Backer studied art at Knud Bergslien’s school and is well known for her intricate interior scenes which conveyed rich colors and superb lighting. She traveled extensively with her sister, concert pianist Agathe Backer Grøndahl, which exposed her to various museums and the greater art world. Backer founded an art school in 1892 with the goal of teaching and promoting the careers of young female painters. Backer received several honors throughout her career, including being named a Knight of the Order of St. Olav.
She was one of Norway’s most significant artists as well as one of the few female artists to attain renown while still living.
Backer created over 180 pieces of art, the majority of which were based on local subjects. Her labor was both slow and meticulous and she made her debut in Paris in 1880.
Frits Thaulow (1847 – 1906)
|Artist Name||Frits Thaulow|
|Date of Birth||20 October 1847|
|Date of Death||5 November 1906|
|Place of Birth||Oslo, Norway|
Frits Thaulow was born in the Norwegian city of Christiania in 1847. He would eventually become one of the country’s most widely renowned artists, capturing the Norwegian landscape and light with great sensitivity. Thaulow was one of the first Norwegian painters to paint in Skagen, a town in northwestern Jutland that became famed for its Skagen Painters. He traveled there in 1879 with his friend Christian Krohg, who convinced him to stay for the duration of the summer and autumn. Thaulow’s little boat transported them from Norway.
Watermill by Fritz Thalow (1892); Fritz Thaulow (1847-1906), Public domain, via Wikimedia Commons
Thaulow, who specialized in maritime painting, adopted the favorite subject matter of Skagen, fishermen, and boats on the shoreline.
The artist then returned to Norway in 1880 following his time in Skagen, becoming one of the most significant emerging individuals in the Norwegian art scene.
In 1892, Thaulow moved to France and remained there until he eventually passed away in 1906. While there, he soon realized that the Parisian cityscapes did not suit him.
Christian Krohg (1852 – 1925)
|Artist Name||Christian Krohg|
|Date of Birth||13 August 1852|
|Date of Death||16 October 1925|
|Place of Birth||Vestre Aker, Oslo, Norway|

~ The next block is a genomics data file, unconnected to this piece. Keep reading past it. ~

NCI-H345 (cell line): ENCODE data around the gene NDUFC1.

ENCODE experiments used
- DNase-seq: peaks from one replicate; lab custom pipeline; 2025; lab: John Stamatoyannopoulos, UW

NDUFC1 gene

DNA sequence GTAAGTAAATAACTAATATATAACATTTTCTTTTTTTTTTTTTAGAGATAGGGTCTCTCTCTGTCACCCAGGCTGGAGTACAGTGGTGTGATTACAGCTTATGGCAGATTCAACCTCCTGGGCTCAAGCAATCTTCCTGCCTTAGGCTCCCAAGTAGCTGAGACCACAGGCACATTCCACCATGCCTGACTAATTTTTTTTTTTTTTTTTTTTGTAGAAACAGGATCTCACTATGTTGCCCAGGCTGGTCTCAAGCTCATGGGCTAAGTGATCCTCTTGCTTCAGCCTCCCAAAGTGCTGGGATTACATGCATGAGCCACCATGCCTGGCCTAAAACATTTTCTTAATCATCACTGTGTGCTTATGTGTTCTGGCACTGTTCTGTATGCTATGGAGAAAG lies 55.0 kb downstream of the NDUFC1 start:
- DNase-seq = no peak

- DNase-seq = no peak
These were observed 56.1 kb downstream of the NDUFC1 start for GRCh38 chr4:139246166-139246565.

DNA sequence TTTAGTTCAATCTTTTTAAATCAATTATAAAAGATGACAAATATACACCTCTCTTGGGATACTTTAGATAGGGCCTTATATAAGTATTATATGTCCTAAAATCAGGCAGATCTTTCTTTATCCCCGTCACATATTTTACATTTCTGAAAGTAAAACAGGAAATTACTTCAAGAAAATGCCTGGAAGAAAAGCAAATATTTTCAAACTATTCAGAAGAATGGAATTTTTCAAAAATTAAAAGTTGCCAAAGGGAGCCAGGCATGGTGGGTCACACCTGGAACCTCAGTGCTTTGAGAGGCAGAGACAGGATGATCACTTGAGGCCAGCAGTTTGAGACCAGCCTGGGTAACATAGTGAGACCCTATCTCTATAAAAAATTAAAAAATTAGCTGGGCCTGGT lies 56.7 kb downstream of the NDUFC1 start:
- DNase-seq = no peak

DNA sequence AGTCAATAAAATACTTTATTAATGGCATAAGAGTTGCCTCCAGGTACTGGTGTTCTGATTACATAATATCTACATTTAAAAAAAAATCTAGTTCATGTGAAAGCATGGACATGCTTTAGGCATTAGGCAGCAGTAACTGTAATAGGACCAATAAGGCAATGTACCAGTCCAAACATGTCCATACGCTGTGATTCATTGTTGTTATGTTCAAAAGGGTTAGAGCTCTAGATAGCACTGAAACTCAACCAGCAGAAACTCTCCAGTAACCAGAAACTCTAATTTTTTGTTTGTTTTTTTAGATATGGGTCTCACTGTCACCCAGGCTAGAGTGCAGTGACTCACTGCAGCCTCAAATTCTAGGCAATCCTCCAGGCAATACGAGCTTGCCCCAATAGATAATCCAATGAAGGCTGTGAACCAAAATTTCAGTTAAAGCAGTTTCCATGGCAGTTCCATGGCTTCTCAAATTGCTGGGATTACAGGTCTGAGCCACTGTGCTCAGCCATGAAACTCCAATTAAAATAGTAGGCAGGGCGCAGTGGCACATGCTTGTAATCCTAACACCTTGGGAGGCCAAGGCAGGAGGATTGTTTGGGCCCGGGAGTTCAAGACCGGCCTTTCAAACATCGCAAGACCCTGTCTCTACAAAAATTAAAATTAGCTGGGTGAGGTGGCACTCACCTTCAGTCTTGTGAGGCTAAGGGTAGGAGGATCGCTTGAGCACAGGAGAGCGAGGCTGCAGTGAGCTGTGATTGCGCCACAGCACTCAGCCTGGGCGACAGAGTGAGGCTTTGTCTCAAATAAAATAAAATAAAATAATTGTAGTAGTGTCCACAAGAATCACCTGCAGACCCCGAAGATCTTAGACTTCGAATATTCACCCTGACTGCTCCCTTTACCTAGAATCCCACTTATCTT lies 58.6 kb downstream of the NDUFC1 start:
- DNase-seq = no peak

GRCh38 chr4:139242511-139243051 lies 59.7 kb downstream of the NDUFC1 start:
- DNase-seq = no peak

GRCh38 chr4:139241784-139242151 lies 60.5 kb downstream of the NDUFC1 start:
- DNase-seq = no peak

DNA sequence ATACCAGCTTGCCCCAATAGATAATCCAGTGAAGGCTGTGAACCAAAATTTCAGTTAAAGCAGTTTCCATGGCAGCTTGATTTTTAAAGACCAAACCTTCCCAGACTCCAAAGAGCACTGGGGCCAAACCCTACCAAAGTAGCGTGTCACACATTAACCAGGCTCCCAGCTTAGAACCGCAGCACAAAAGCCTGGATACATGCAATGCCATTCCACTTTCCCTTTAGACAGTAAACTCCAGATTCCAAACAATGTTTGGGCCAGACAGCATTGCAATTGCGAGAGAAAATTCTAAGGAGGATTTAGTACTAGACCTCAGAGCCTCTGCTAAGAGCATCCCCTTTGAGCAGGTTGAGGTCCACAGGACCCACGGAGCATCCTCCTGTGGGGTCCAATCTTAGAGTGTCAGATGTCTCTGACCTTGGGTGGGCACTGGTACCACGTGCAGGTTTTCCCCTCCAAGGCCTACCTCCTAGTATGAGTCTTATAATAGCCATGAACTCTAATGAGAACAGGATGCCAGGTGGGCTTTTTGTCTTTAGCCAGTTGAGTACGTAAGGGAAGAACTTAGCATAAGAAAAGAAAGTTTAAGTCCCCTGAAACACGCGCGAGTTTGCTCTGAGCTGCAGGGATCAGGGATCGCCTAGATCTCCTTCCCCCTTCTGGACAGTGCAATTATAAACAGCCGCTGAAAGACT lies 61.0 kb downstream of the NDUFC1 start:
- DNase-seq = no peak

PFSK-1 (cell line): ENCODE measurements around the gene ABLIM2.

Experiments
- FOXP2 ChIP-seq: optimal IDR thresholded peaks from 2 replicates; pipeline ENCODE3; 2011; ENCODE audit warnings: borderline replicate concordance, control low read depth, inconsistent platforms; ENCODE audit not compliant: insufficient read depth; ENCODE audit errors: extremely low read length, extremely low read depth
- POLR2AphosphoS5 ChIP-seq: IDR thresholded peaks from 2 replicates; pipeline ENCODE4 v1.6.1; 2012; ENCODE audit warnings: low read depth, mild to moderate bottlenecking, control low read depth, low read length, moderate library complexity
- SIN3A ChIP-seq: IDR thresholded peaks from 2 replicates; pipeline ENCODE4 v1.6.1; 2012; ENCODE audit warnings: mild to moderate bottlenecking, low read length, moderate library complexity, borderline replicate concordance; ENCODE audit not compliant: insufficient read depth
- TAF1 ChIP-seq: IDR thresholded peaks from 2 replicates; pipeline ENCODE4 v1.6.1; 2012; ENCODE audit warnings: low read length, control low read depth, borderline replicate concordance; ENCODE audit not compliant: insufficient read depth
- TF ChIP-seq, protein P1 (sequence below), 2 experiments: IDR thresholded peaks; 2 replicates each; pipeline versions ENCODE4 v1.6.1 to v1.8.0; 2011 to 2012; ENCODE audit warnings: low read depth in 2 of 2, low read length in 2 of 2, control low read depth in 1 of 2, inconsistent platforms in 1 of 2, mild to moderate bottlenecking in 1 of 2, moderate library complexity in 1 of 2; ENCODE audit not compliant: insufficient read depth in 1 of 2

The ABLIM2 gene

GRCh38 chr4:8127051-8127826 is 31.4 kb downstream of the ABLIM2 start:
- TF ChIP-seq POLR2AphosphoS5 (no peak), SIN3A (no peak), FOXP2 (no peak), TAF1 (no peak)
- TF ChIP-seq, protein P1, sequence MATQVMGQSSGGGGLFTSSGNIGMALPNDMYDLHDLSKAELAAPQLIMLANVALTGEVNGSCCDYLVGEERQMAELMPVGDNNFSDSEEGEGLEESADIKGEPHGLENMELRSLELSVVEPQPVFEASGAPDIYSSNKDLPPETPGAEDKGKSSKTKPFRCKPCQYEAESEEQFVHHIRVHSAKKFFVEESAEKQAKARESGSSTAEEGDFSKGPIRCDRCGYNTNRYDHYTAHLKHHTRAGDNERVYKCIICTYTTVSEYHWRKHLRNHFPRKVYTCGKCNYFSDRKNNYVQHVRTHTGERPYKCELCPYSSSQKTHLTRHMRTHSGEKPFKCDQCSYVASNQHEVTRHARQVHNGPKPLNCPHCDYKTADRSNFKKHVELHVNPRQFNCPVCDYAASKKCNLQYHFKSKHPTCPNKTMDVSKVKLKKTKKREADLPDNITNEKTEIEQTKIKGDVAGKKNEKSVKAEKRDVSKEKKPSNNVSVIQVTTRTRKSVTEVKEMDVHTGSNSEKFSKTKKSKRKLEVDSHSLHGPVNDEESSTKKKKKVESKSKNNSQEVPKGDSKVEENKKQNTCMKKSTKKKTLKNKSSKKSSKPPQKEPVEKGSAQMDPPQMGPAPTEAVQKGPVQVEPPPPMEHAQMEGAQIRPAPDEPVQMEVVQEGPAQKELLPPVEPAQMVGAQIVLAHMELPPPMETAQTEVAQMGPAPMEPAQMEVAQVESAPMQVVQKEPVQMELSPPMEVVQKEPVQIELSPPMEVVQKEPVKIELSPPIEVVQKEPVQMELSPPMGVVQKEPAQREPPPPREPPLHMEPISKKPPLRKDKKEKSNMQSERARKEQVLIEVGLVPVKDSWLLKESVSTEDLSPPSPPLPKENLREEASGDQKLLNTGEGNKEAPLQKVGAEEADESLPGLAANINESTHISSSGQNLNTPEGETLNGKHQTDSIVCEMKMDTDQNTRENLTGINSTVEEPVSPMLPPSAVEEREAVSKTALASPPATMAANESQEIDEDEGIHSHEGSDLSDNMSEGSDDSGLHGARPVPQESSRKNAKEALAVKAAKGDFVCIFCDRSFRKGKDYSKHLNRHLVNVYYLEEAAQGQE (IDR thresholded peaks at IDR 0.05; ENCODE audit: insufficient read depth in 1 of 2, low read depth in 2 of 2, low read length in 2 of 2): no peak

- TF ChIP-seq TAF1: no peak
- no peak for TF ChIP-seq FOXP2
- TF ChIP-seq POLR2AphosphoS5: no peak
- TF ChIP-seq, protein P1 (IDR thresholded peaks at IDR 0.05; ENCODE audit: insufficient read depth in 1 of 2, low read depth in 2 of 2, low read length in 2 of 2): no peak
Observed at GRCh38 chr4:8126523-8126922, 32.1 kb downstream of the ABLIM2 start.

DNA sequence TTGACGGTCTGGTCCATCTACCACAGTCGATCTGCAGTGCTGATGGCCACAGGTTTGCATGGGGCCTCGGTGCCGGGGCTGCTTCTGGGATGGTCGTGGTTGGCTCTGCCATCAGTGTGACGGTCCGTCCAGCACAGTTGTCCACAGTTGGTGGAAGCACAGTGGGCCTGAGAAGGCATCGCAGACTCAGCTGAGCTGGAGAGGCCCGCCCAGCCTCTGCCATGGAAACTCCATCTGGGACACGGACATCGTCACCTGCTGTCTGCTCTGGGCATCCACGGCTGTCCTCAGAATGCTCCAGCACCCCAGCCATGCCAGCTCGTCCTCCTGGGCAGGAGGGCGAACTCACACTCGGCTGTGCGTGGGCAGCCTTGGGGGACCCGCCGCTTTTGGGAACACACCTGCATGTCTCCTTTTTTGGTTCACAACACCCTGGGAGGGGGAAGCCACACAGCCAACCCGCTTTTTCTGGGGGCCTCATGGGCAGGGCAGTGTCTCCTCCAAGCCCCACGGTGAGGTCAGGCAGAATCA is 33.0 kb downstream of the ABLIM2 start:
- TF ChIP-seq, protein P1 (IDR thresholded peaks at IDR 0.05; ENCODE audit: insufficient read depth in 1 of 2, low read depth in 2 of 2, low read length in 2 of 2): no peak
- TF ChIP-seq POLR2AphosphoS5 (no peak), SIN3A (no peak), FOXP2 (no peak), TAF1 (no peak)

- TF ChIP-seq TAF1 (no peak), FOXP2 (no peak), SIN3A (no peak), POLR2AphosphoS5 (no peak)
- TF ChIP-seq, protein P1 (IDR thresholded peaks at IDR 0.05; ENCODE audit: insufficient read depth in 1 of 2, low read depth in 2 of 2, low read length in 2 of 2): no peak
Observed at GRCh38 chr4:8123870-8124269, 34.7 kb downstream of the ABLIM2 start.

Some artists have had a significant and long-lasting influence despite never gaining international prominence.
Christian Krohg, for instance, is nowadays little-known outside of his native country of Norway but was a major impact on Nordic and Northern European art far into the 20th century.
He was influential in Edvard Munch’s artistic advancement, the director of the Oslo State Academy of Art, a prolific author, and regarded as something of a political and social crusader. His family expected him to pursue law, but his ambition was to become a painter. As a form of compromise, he studied law at university for four years while also attending an art school and his draftsmanship improved dramatically after that.
Three Reefs by Christian Krohg (before 1900); Christian Krohg, Public domain, via Wikimedia Commons
After his father died and he finished his legal studies in Oslo, he traveled to Karlsruhe, Germany, to pursue his artistic studies further, where he was instructed by Hans Gude, among several other prominent artists. Krohg traveled to Skagen, near the northern point of Jutland in Denmark, in 1879, at the suggestion of fellow artist Frits Thaulow, where he joined the group of Norwegian artists who painted mostly in Impressionist style. Following his stay at Skagen, Krohg began teaching at an art school for women, which, like others around Europe, was attempting to tackle the rising demand from aspiring female painters, as well as the traditional views that prevailed in the major art academies at the time.